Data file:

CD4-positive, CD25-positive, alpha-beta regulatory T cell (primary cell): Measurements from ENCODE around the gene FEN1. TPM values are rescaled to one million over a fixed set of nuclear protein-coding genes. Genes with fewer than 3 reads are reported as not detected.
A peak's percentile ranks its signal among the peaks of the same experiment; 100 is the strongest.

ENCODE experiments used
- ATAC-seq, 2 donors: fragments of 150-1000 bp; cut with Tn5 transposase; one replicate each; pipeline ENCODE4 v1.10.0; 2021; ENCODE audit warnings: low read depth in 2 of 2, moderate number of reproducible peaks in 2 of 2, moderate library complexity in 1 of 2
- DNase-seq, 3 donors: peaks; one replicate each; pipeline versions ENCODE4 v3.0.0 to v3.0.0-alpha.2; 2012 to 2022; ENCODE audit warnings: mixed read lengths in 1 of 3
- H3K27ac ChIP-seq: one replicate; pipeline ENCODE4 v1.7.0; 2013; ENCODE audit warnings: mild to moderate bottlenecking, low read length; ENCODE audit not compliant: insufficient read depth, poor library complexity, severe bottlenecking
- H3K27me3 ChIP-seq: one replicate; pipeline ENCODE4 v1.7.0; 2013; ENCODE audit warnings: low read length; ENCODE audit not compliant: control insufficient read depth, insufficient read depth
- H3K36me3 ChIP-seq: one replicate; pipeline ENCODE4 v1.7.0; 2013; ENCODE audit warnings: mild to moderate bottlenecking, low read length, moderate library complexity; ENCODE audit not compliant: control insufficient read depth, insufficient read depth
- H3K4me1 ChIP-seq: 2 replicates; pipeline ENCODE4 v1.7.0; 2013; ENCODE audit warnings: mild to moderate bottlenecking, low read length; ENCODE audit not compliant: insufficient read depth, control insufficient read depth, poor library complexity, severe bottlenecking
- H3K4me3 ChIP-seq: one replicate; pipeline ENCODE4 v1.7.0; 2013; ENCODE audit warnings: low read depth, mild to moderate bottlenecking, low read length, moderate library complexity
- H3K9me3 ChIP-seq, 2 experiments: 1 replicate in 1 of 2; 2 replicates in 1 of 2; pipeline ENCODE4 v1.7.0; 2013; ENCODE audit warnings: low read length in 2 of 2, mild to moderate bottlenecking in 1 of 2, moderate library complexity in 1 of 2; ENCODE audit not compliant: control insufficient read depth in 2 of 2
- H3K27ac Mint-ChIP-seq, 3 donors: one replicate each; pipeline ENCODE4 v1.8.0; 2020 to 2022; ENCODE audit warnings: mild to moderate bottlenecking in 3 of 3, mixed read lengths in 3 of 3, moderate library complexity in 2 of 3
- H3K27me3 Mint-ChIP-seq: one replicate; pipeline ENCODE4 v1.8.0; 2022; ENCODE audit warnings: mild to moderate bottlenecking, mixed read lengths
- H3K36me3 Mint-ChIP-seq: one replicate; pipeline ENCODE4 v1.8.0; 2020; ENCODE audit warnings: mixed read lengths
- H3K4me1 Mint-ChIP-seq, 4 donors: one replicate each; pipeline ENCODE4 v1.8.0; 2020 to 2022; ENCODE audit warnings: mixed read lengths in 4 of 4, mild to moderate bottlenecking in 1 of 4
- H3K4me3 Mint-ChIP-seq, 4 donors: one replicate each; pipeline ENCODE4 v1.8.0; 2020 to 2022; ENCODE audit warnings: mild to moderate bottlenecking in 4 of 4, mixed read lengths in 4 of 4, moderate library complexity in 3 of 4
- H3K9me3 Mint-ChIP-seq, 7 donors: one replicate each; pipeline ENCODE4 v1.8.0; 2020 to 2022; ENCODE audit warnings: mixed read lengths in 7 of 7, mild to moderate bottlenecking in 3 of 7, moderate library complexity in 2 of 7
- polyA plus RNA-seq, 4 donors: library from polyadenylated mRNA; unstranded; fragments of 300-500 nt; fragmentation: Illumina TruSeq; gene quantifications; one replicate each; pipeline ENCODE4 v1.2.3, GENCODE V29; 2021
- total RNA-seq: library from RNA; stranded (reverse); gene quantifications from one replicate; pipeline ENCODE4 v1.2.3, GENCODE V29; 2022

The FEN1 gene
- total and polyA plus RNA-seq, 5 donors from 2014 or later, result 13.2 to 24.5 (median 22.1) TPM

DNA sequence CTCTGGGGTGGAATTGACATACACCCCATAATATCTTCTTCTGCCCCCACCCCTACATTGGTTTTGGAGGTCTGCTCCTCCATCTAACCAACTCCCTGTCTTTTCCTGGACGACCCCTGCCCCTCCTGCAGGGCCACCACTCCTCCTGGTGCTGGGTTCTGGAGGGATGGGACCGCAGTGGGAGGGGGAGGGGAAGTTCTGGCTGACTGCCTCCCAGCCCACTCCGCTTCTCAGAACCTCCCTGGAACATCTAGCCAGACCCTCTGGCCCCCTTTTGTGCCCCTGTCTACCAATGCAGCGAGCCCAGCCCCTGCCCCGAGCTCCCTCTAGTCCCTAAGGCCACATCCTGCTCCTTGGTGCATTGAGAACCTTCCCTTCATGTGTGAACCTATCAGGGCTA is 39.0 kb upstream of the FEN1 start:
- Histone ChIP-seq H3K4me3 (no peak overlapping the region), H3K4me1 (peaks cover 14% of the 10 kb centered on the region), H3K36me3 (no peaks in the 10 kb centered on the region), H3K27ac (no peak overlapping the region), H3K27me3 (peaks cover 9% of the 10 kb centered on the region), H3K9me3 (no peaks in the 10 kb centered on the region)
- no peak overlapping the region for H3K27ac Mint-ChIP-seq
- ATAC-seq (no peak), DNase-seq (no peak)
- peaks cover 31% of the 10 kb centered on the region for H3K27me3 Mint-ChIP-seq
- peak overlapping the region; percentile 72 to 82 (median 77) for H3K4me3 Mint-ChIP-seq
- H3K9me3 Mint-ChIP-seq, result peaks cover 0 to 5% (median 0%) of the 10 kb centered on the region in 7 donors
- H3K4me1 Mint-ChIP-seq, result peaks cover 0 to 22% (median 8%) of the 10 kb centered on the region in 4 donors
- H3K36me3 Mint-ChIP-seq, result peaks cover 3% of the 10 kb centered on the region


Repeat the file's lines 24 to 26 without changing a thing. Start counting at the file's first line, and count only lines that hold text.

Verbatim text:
- no peak overlapping the region for H3K27ac Mint-ChIP-seq
- ATAC-seq (no peak), DNase-seq (no peak)
- peaks cover 31% of the 10 kb centered on the region for H3K27me3 Mint-ChIP-seq